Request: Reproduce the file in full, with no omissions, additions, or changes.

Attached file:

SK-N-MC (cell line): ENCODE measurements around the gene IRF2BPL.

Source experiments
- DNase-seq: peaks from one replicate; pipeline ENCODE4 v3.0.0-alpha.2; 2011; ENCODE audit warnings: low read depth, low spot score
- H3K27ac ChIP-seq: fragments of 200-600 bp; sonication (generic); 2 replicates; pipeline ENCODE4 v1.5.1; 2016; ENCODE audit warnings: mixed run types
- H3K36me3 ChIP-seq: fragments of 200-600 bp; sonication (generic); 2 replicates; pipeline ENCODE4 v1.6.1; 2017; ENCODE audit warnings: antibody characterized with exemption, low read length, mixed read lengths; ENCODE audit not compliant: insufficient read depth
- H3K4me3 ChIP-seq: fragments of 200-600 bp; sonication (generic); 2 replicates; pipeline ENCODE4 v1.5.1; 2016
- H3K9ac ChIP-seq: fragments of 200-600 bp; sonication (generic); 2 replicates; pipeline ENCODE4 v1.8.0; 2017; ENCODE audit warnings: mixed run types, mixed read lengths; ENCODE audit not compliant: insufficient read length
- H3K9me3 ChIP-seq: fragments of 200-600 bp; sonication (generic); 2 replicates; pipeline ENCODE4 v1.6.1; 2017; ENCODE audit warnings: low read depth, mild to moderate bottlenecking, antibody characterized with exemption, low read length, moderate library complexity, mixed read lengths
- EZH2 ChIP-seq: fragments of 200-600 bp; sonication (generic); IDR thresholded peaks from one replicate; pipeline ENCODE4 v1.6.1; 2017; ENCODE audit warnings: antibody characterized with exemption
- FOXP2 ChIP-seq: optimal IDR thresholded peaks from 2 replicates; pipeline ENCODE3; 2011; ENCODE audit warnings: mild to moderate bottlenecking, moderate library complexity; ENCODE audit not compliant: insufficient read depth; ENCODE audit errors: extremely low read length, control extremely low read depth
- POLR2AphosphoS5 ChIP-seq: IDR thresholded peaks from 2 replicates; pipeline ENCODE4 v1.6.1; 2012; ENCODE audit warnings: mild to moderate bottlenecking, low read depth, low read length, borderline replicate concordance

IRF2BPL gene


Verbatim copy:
SK-N-MC (cell line): ENCODE measurements around the gene IRF2BPL.

Source experiments
- DNase-seq: peaks from one replicate; pipeline ENCODE4 v3.0.0-alpha.2; 2011; ENCODE audit warnings: low read depth, low spot score
- H3K27ac ChIP-seq: fragments of 200-600 bp; sonication (generic); 2 replicates; pipeline ENCODE4 v1.5.1; 2016; ENCODE audit warnings: mixed run types
- H3K36me3 ChIP-seq: fragments of 200-600 bp; sonication (generic); 2 replicates; pipeline ENCODE4 v1.6.1; 2017; ENCODE audit warnings: antibody characterized with exemption, low read length, mixed read lengths; ENCODE audit not compliant: insufficient read depth
- H3K4me3 ChIP-seq: fragments of 200-600 bp; sonication (generic); 2 replicates; pipeline ENCODE4 v1.5.1; 2016
- H3K9ac ChIP-seq: fragments of 200-600 bp; sonication (generic); 2 replicates; pipeline ENCODE4 v1.8.0; 2017; ENCODE audit warnings: mixed run types, mixed read lengths; ENCODE audit not compliant: insufficient read length
- H3K9me3 ChIP-seq: fragments of 200-600 bp; sonication (generic); 2 replicates; pipeline ENCODE4 v1.6.1; 2017; ENCODE audit warnings: low read depth, mild to moderate bottlenecking, antibody characterized with exemption, low read length, moderate library complexity, mixed read lengths
- EZH2 ChIP-seq: fragments of 200-600 bp; sonication (generic); IDR thresholded peaks from one replicate; pipeline ENCODE4 v1.6.1; 2017; ENCODE audit warnings: antibody characterized with exemption
- FOXP2 ChIP-seq: optimal IDR thresholded peaks from 2 replicates; pipeline ENCODE3; 2011; ENCODE audit warnings: mild to moderate bottlenecking, moderate library complexity; ENCODE audit not compliant: insufficient read depth; ENCODE audit errors: extremely low read length, control extremely low read depth
- POLR2AphosphoS5 ChIP-seq: IDR thresholded peaks from 2 replicates; pipeline ENCODE4 v1.6.1; 2012; ENCODE audit warnings: mild to moderate bottlenecking, low read depth, low read length, borderline replicate concordance

IRF2BPL gene